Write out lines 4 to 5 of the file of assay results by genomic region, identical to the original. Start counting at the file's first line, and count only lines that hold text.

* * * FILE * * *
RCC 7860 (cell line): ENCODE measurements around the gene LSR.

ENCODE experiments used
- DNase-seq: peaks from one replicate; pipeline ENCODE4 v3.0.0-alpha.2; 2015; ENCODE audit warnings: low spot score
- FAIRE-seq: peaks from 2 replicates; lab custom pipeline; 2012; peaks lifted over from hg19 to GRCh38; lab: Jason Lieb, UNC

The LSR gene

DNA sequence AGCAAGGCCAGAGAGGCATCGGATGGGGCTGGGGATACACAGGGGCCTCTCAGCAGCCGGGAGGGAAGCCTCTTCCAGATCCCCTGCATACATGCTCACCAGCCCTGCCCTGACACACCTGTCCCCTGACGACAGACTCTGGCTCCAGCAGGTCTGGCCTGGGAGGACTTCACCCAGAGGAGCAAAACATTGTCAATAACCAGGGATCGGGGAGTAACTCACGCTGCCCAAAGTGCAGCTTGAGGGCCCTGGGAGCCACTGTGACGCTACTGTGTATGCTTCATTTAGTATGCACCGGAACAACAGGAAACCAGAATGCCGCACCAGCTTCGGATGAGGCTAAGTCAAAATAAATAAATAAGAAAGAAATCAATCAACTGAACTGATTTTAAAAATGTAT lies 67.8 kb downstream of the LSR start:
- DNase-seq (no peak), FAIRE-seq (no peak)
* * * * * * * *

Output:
- FAIRE-seq: peaks from 2 replicates; lab custom pipeline; 2012; peaks lifted over from hg19 to GRCh38; lab: Jason Lieb, UNC

The LSR gene